Sunday, July 31, 2011

Fun With Food - Day 5 - Homemade Ice Cream

Making homemade ice cream is one of the activities on our Summer Bucket List.  We followed the same directions we used last summer.

First, we put 2 TBSP sugar, 1/2 tsp vanilla extract, and 1 cup of half and half into a quart size plastic storage bag.  Then, we put 1/2 cup Kosher salt into a gallon size plastic storage bag and filled the bag halfway with ice.  Next, we put the quart size sealed bags of ice cream ingredients inside the gallon size bags of ice and salt, sealed them, and began to shake.

Just like last year, C and R began shaking their bags, and that lasted all of thirty seconds or so before they asked me to shake the bags for them.  So, once again, I danced around the kitchen shaking their ice cream bags for about five minutes.

Once the ice cream was similar to soft serve, I opened the bags and let C and R add their mix-ins.  They added broken Twix and Kit Kat candy bars.

Then they mixed it all up a bit and we put the bags in the freezer.

After a little while, we took the bags out, scooped the ice cream into our frozen dessert dishes, added a little whipped cream (only for C, R doesn't like whipped cream) and enjoyed the special treat!

Well, the truth is that they ate some of it and then decided that it isn't as good as the ice cream they usually have! 

If you want to know why you put salt helps make ice cream, here is what I wrote in my post last year:  32 degrees is the melting point of ice, but the ice cream mixture will not freeze unless the temperature gets below 27 degrees.  The salt changes the melting point of the ice. When you add salt to the ice, it lowers the freezing point of the ice, so even more energy has to be absorbed from the environment in order for the ice to melt. This makes the ice colder than it was before and the ice cream freezes.

For more science fun, visit Science Sunday at Adventures in Mommydom.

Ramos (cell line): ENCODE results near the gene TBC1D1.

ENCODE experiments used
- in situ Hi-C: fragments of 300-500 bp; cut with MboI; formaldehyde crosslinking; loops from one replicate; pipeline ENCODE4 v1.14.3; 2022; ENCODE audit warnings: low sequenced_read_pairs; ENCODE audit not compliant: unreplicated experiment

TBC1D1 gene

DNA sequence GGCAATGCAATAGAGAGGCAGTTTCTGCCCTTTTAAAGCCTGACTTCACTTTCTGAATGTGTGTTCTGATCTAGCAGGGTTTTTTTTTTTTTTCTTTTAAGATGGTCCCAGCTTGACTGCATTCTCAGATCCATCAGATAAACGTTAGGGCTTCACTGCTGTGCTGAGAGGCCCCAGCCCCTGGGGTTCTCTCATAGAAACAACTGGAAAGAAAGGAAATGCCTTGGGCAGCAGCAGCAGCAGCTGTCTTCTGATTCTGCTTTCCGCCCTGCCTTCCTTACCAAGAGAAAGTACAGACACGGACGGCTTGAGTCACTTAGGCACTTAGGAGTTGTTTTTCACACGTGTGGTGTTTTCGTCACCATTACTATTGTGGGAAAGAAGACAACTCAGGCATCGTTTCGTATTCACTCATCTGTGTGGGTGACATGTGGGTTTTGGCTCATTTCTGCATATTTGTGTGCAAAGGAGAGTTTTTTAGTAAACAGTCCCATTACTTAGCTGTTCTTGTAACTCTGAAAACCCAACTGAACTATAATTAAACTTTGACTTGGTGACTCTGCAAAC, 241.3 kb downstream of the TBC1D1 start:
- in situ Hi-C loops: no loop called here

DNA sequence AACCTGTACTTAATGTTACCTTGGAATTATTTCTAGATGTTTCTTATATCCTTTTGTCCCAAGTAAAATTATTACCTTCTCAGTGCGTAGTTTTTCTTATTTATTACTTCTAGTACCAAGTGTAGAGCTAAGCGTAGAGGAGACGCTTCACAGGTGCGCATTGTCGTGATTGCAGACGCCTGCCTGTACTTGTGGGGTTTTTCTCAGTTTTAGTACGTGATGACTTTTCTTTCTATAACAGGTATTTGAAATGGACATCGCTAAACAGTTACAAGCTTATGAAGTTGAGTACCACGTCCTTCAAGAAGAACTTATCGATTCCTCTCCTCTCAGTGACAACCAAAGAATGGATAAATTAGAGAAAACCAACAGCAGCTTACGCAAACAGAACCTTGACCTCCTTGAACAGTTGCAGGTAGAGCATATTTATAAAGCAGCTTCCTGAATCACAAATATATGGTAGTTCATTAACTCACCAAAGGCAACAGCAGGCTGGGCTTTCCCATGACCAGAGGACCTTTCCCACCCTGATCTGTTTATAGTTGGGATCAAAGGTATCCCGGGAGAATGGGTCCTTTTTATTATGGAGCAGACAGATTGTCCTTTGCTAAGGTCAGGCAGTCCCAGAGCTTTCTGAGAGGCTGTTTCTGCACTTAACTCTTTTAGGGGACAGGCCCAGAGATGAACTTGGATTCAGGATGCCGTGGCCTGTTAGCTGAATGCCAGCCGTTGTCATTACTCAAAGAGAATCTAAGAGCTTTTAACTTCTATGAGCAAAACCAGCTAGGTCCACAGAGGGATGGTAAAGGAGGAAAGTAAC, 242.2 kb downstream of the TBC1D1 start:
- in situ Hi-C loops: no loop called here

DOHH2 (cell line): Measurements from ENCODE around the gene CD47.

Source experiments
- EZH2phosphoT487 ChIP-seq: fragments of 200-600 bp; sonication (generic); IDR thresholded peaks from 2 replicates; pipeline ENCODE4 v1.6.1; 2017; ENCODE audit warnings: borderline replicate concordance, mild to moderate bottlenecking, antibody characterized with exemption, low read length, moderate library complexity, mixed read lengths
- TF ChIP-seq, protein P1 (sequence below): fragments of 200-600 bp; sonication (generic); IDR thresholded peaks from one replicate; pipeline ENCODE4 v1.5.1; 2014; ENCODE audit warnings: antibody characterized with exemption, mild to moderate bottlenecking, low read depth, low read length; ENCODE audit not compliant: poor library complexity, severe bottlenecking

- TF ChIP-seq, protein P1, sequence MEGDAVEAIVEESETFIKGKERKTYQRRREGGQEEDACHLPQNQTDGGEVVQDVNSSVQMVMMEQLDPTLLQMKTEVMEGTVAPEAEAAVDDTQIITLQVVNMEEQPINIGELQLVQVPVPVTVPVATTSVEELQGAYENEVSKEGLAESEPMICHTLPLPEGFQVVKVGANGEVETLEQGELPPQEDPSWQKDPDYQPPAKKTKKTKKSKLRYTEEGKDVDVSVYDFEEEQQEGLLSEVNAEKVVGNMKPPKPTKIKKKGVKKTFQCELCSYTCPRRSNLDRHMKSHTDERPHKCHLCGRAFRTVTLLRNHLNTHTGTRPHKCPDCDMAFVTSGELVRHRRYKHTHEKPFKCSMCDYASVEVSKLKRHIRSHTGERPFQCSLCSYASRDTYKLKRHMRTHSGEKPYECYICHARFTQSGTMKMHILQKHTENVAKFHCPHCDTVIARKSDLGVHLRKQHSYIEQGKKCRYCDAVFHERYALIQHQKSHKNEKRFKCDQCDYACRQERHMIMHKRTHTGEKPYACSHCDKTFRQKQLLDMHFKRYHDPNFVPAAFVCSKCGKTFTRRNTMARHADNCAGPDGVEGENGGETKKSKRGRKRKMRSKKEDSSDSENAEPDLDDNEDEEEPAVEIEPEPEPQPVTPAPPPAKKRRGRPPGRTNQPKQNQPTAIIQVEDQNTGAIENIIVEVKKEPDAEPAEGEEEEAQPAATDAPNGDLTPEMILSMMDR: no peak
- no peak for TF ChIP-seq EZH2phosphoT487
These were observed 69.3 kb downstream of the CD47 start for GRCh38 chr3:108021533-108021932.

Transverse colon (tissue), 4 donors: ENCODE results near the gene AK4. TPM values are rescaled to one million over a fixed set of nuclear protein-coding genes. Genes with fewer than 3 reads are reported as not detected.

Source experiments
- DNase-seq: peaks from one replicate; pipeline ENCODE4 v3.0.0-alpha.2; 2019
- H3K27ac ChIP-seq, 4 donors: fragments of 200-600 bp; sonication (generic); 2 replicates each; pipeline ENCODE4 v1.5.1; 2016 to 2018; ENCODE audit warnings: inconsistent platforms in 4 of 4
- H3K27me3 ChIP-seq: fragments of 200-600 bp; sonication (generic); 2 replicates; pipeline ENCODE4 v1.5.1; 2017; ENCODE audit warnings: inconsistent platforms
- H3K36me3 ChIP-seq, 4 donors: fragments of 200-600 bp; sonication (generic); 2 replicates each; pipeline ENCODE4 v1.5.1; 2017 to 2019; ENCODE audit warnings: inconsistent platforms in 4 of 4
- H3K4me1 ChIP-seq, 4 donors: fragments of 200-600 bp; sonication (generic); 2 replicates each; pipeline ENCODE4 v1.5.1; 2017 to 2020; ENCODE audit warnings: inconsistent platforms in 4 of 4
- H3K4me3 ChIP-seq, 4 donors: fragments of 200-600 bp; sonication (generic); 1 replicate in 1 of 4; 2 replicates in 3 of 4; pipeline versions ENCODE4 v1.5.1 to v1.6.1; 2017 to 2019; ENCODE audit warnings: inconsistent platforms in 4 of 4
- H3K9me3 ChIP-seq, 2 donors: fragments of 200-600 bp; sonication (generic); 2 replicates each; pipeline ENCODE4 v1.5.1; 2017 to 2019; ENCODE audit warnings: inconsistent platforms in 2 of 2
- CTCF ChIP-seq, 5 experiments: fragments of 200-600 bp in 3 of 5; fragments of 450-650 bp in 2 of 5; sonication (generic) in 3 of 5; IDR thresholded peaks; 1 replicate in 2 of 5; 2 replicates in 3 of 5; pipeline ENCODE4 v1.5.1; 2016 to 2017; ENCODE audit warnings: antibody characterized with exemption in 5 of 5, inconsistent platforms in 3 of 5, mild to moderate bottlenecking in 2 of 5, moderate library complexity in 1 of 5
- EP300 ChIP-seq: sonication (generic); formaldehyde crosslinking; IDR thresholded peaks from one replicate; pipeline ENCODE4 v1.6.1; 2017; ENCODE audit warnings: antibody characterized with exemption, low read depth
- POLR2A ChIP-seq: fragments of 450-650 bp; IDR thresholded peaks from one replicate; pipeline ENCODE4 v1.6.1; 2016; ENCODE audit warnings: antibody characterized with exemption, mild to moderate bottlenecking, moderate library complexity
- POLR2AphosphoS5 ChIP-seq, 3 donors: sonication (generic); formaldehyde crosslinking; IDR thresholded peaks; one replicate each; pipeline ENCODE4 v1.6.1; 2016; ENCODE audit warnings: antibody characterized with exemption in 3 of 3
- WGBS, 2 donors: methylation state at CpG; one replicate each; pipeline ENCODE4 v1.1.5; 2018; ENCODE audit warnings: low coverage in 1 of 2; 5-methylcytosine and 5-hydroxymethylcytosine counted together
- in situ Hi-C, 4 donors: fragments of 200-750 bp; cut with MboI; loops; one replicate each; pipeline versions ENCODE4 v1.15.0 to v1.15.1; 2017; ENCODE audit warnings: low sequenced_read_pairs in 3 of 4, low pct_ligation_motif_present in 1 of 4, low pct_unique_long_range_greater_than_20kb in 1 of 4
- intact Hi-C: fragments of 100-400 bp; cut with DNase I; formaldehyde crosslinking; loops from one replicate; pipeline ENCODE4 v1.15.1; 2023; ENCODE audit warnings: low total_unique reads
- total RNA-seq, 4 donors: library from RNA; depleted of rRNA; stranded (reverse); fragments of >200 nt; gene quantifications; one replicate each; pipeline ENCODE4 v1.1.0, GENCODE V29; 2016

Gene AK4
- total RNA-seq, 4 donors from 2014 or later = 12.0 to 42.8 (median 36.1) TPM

Saturday, July 30, 2011

A Baby or a Smiley Face?

C drew this recently.  Do you see the blue peanut shape in the middle?  That is supposed to be the baby in my belly! 

He drew it so that when you turn the paper, you see a smiley face instead of a baby!

Do you see the blue eyes and the red smiling mouth? 

Pretty clever!

Fun With Food - Day 4 - Rocket Fuel

C and R both enjoyed these rocket ship quesadillas.  I used my kitchen shears to cut the tortillas to look like rockets (not perfect, but as long as they are recognizable to the kids, I am happy!).  R's quesadilla was filled with black beans, cheese, and chicken.  C's quesadilla was just a super thin layer of mashed black beans (so that he has no idea they are there) and cheese.  Red pepper strips create the rocket flames.  Blackberries and blueberries are the sky.

They both cleaned their plates!

Friday, July 29, 2011

Summer Bucket List - Playground Hopping

ONE day + THREE towns + FIVE playgrounds = TWO tired, sweaty, filthy, happy children!

We began our day by visiting three playgrounds.  At the first playground, the big, twisty slide was the favorite element.

The second playground had these cool spinning seats that made me a bit sick and all I did was watch!

The third playground had the best swings.

After three playgrounds, we returned home for lunch and some playtime with Kelly (our Bernese Mountain Dog).  There was a tiny (ahem) meltdown by one of the children at this point and I almost ended the playground hopping for the day, but everyone (or that one child) calmed down and we decided to head out to

 an ice cream stand that has a little playground in the back (really just a swing and a bouncy thing).

They weren't very excited about this swingset, but after looking beyond the swings, they found the BEST type of playground - trees and a huge rock!  We spent a lot of time there while they climbed and jumped!

After a stop at a roadside market,

we returned home to get Kelly and walk over to our neighborhood playground.

Not bad for one day!

Thursday, July 28, 2011

Cookbooks for Kids - Part Seven

We have decided to work our way through some cookbooks for kids.  There are really no rules, except that we will choose cookbooks written with children in mind and make at least one recipe from each cookbook.  This is just for fun, and to give us an excuse to work together in the kitchen.   To read all of our cookbook reviews, click here.